A Small-Town Jewish Family’s Rebuke of Car Maker Henry Ford

Immigrant Auto Dealers Fought Back Against Anti-Semitism

Family Stand: The author’s grandfather, Max Barish, poses with his wife Etta in Los Angeles.
Courtesy of the Author
Family Stand: The author’s grandfather, Max Barish, poses with his wife Etta in Los Angeles.

By Galia Miller Sprung

Published December 18, 2013, issue of December 20, 2013.
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What possessed a small-town Jewish immigrant family to defy the demands of the anti-Semitic corporate owner of their car dealership franchise? And not just any corporate owner, but Henry Ford Sr.

In 1916, my grandfather, Max Barish, along with his brothers and father, opened a Ford dealership in Sioux City, Iowa. The business provided them with a good living and reputation. But the distance they were willing to go to continue their success was tested in 1921, when Henry Ford instructed all Ford dealers to disseminate his anti-Semitic magazine.

My grandfather was 14 when the Graf Waldersee ship docked in New York on August 15, 1901. Having escaped Czarist Russia, Max; his eldest sister, Molly, and their father, Ben, made their way to the American Midwest. The three immigrants joined the homesteaders of North Dakota, where they herded sheep on horseback, slept on hammocks for fear of deadly snakes and suffered through the frozen winters.

After farming 660 acres for 18 months, as required by the government under the Homestead Act, they sold the land and used the $3,000 profit to get the rest of the family out of Russia. Everyone settled in Sioux City, where the Barish brothers, Max, Enchul and Hyman, opened their Ford franchise on the corner of Fifth and Pearl in a brick building that is still standing today.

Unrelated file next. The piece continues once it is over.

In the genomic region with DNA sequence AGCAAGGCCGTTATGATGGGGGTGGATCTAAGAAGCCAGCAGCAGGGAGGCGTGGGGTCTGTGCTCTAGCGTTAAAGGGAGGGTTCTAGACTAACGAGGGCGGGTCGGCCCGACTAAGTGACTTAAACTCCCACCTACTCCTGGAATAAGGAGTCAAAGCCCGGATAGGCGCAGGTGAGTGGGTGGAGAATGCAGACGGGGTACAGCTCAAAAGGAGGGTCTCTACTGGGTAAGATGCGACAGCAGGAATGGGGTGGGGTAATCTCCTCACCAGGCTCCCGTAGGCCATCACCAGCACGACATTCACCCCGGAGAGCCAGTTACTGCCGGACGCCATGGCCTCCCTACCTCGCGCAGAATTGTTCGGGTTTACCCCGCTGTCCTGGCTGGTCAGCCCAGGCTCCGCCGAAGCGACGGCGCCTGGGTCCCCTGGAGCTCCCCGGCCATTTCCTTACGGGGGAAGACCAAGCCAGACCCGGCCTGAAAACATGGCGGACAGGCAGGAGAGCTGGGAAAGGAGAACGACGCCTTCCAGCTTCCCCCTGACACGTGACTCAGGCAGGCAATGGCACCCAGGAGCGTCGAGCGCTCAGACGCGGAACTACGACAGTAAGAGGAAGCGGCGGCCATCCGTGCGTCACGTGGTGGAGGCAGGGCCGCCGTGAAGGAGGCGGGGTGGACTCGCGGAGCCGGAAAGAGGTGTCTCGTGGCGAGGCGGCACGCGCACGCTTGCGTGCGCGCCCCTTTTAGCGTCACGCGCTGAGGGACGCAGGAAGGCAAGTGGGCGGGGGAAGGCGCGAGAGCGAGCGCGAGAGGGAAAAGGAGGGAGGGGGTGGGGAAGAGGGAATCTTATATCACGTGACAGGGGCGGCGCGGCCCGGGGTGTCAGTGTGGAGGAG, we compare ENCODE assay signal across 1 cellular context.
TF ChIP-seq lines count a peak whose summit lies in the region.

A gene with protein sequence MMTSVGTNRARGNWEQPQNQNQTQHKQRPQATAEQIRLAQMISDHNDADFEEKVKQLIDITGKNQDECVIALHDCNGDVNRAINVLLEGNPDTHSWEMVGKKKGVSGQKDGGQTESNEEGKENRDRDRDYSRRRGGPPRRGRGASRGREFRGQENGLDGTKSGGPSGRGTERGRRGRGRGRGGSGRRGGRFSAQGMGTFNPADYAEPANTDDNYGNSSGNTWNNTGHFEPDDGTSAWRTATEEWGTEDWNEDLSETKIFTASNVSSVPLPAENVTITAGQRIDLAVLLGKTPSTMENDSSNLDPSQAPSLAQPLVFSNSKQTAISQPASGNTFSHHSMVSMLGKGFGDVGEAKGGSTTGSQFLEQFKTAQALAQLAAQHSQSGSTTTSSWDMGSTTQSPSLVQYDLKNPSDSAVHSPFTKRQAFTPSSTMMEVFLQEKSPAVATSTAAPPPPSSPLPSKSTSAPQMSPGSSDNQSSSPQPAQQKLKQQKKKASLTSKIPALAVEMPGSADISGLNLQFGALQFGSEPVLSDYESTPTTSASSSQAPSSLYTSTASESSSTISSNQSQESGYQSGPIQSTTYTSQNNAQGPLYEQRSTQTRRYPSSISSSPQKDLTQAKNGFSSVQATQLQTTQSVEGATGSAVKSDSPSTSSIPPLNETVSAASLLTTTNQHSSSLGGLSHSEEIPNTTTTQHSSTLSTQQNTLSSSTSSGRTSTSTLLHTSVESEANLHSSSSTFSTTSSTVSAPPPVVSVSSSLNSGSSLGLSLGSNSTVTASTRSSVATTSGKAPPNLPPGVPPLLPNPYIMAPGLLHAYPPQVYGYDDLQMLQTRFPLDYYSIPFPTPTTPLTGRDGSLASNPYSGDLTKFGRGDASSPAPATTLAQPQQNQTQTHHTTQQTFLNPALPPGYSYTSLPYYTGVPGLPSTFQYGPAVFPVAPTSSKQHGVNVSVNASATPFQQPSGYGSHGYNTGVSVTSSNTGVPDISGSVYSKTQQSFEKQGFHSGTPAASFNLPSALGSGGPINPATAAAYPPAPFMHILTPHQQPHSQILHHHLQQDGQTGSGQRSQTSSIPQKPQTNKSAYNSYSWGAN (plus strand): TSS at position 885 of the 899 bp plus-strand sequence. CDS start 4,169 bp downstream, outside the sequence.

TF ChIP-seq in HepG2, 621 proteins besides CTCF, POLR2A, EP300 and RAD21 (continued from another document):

On Notice: Max Barish and his brothers took out an ad decrying Ford.
Courtesy of the Author
On Notice: Max Barish and his brothers took out an ad decrying Ford.

Six years later, Henry Ford was running out of materials to produce his cars. According to the January 1921 story in the Sioux City Jewish newspaper, the Lion’s Roar, “When the Babson, Bradstreet and Dun reference guide to main Gentile connections, a reference that Ford always turned to when he needed a contact, failed to come up with a helpful name, he took a bound volume of The International Jew and discovered the name Barish Bros., Ford distributors, ‘the boys who do things.’”

The Barish brothers contacted a local Jewish junk dealer, who was able to transport enough raw materials to Michigan to prevent a plant shutdown. Ford may have been an anti-Semite, but business was business. He had nothing but praise for my grandfather: “Mr. Max Barish and his firm deserve honorable mention for their valuable assistance and you may look for me to provide them with more publicity in the columns of my magazine,” Ford said, according to the article.

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